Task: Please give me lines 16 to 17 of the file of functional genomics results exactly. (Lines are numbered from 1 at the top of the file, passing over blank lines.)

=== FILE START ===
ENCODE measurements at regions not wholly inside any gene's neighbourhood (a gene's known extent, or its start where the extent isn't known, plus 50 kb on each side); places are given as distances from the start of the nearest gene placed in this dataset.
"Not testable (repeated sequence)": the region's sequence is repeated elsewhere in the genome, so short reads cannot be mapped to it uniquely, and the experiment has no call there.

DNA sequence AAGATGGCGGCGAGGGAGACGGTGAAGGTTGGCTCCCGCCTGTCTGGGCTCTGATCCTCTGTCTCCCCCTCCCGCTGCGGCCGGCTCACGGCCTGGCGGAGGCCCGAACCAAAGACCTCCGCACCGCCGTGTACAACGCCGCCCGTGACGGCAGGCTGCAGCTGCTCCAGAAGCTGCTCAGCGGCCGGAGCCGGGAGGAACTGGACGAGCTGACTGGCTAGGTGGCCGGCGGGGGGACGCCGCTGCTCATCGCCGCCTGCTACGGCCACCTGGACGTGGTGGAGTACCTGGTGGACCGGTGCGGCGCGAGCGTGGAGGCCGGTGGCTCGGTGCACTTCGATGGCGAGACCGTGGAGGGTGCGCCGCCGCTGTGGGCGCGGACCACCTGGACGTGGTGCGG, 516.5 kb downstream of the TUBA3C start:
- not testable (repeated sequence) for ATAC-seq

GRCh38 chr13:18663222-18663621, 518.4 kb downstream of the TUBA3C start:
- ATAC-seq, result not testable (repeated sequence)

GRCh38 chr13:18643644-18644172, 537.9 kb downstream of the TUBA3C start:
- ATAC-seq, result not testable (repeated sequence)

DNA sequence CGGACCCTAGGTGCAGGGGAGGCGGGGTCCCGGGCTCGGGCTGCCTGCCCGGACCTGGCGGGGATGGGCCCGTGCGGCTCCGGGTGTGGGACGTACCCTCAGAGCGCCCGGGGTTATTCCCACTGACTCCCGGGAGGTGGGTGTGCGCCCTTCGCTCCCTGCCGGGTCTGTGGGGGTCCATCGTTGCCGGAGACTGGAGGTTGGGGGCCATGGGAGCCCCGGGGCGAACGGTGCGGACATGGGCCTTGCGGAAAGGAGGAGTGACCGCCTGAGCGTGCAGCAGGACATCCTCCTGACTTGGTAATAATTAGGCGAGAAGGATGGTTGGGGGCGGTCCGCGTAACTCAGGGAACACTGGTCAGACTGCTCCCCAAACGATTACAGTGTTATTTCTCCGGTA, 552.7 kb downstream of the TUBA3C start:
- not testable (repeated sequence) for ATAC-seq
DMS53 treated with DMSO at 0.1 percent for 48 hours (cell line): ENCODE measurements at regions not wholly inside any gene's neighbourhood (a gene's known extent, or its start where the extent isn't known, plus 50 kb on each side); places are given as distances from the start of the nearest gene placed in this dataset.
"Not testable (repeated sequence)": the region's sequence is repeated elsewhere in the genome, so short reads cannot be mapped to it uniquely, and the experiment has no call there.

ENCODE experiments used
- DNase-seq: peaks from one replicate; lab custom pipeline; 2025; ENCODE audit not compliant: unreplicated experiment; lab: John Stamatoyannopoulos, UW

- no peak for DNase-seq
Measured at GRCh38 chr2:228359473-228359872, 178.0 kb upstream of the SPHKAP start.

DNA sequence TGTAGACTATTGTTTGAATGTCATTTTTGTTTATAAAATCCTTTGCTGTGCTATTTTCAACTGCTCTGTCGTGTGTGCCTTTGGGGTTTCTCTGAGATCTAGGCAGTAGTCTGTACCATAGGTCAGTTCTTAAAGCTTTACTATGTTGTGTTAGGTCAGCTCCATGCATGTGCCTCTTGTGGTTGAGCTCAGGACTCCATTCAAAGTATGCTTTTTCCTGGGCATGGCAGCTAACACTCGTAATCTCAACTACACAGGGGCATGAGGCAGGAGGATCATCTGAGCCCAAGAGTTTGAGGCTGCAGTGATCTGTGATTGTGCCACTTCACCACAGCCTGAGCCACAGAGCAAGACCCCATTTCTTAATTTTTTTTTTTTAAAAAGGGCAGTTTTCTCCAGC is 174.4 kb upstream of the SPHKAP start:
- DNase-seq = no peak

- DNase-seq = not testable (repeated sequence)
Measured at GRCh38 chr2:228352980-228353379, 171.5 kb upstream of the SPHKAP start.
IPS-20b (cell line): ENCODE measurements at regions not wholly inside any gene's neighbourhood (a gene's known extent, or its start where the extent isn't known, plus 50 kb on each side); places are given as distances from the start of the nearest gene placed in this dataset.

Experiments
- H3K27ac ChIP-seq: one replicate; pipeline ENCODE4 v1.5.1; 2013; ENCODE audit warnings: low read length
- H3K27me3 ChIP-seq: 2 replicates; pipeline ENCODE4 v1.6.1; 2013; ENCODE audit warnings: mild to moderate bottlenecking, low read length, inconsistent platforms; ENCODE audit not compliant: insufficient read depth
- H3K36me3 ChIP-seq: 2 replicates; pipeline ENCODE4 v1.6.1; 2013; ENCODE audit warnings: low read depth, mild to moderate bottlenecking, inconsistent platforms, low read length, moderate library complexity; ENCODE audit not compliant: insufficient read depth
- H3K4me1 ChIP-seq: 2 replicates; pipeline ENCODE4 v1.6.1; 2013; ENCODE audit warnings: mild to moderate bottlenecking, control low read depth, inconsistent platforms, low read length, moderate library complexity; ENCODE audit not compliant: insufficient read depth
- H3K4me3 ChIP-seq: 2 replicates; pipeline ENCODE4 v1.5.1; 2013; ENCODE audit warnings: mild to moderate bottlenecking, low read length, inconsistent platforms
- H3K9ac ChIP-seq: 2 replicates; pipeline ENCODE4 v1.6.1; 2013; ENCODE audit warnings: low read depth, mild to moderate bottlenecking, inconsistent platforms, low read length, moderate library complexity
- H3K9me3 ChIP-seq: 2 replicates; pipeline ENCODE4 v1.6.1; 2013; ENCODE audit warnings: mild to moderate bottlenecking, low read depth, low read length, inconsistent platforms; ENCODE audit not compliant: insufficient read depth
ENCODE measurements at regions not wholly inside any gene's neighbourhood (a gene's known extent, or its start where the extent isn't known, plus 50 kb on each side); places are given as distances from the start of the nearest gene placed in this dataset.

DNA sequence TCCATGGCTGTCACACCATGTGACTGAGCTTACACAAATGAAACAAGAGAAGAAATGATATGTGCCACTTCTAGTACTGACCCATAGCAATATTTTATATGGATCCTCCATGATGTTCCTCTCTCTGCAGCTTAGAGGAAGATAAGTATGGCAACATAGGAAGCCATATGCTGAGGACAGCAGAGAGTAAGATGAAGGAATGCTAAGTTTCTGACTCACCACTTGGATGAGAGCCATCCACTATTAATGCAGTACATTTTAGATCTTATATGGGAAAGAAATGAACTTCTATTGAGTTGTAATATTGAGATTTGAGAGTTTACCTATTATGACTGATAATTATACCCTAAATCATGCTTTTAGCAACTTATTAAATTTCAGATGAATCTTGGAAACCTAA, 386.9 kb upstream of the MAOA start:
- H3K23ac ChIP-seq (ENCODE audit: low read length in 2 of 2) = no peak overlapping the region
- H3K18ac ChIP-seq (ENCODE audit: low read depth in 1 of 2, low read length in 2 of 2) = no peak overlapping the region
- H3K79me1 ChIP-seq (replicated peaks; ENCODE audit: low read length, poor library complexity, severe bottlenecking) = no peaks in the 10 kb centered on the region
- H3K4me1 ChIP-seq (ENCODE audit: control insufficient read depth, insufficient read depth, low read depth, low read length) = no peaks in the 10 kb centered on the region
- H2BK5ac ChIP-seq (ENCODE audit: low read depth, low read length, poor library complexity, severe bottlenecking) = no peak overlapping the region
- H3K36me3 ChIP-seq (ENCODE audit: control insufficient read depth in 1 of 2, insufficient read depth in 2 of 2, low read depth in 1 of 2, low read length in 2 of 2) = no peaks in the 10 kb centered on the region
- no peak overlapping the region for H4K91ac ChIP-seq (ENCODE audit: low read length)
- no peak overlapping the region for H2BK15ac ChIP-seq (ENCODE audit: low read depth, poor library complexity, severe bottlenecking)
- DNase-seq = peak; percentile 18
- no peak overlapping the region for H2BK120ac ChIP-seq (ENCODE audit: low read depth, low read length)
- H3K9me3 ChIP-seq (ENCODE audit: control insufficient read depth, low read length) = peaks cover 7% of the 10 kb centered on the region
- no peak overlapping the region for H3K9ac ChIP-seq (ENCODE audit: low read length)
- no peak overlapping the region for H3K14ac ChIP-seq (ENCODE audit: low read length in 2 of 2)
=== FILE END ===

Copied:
Measured at GRCh38 chr2:228359473-228359872, 178.0 kb upstream of the SPHKAP start.

DNA sequence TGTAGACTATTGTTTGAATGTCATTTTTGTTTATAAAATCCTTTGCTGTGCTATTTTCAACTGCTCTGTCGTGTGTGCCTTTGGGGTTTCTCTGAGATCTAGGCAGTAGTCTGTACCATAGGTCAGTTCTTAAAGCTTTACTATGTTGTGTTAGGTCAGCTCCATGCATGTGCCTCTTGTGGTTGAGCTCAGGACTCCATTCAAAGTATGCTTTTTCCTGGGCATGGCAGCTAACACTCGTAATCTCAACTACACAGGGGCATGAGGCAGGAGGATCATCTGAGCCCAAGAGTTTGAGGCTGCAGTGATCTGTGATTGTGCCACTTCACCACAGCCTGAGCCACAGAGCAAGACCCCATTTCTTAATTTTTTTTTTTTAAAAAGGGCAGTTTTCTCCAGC is 174.4 kb upstream of the SPHKAP start: